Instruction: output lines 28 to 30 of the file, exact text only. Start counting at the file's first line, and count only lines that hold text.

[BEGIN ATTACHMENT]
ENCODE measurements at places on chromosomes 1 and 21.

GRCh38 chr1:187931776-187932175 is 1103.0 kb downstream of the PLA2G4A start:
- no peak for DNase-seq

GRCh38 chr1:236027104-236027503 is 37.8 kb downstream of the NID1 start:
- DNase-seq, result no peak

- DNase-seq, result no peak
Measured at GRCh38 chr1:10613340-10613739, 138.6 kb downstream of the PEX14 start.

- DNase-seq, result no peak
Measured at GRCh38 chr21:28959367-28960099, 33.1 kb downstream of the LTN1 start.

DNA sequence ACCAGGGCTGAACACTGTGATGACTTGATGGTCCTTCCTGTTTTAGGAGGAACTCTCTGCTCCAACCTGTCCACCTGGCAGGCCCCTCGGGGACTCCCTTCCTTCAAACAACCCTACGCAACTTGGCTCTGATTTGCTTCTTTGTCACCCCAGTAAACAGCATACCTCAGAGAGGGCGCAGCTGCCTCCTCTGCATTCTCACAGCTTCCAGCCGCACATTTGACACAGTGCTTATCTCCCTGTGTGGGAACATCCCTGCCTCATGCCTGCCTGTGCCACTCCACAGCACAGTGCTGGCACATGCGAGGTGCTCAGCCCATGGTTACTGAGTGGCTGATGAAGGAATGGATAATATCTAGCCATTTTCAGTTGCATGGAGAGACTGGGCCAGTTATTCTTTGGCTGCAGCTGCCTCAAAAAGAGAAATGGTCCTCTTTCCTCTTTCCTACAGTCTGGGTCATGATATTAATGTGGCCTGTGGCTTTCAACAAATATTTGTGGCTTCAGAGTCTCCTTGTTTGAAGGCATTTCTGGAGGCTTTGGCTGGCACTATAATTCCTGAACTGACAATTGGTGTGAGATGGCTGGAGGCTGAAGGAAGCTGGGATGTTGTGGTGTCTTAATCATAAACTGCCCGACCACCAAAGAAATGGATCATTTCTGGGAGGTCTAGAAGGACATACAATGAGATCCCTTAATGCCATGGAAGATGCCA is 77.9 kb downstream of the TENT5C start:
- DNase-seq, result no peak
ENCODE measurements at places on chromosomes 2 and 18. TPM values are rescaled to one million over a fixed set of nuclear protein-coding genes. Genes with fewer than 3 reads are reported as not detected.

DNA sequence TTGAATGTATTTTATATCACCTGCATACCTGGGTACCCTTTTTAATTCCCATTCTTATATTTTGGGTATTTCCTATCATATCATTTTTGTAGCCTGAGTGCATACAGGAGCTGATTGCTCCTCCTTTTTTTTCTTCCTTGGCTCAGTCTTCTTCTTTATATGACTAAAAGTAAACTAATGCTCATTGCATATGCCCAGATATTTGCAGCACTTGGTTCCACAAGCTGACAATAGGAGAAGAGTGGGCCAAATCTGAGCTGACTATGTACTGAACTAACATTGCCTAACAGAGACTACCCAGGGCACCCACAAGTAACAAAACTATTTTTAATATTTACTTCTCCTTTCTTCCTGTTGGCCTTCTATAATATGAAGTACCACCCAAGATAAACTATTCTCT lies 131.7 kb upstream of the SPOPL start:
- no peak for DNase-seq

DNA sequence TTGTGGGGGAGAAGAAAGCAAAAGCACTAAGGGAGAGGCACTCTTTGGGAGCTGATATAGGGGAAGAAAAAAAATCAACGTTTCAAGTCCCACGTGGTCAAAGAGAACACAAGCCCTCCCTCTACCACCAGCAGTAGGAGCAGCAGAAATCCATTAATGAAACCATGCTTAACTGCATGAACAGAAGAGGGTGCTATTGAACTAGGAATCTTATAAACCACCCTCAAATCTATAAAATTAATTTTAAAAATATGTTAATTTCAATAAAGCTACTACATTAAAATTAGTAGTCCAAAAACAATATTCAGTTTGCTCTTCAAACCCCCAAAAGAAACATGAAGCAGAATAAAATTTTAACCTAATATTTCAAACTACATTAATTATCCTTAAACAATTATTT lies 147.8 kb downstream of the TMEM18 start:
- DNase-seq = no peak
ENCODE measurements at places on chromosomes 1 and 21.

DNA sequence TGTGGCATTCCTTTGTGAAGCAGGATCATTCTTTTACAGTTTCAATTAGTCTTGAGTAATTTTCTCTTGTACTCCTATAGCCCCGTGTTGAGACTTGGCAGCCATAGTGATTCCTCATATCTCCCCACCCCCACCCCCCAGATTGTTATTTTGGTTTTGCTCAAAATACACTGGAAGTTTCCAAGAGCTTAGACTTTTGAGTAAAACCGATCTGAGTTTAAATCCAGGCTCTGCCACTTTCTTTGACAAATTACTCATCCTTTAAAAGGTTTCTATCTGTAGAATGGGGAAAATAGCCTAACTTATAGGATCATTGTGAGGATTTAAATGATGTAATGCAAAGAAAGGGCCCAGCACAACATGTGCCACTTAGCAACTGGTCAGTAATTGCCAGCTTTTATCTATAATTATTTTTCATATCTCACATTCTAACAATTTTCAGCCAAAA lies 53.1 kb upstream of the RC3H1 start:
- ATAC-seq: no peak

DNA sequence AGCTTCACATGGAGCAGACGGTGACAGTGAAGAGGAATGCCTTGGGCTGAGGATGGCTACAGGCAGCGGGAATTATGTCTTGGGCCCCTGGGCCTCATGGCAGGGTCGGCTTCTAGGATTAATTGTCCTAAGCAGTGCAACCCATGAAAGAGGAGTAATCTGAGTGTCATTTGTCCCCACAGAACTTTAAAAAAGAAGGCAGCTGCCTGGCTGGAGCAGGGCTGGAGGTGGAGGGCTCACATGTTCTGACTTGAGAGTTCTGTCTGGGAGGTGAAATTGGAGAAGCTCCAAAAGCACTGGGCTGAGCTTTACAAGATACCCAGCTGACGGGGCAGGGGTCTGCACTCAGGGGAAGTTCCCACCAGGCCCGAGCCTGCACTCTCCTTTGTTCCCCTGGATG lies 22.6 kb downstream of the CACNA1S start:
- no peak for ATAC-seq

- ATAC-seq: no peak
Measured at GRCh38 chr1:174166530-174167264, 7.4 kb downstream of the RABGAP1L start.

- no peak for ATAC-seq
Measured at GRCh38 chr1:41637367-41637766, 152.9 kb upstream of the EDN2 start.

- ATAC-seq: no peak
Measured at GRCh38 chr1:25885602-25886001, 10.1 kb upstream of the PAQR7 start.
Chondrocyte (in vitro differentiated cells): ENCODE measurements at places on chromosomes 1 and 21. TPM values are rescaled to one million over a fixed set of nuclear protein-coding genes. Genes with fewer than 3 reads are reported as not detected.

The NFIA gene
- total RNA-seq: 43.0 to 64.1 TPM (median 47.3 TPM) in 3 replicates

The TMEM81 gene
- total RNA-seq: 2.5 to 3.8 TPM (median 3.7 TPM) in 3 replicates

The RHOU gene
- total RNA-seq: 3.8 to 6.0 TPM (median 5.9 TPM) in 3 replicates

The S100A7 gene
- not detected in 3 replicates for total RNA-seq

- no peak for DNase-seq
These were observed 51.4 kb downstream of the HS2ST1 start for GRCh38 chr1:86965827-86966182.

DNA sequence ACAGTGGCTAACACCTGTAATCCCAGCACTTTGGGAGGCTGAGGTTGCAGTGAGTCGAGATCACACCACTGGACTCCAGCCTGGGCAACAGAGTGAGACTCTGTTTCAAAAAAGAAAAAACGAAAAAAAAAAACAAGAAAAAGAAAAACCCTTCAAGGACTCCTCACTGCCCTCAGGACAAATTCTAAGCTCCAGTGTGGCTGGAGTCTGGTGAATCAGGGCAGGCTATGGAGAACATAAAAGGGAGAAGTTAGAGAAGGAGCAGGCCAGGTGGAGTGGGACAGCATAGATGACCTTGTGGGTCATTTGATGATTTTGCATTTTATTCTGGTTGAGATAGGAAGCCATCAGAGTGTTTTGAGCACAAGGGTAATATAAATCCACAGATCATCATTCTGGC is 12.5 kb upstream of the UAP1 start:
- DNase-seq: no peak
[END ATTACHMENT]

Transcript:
Chondrocyte (in vitro differentiated cells): ENCODE measurements at places on chromosomes 1 and 21. TPM values are rescaled to one million over a fixed set of nuclear protein-coding genes. Genes with fewer than 3 reads are reported as not detected.

The NFIA gene
- total RNA-seq: 43.0 to 64.1 TPM (median 47.3 TPM) in 3 replicates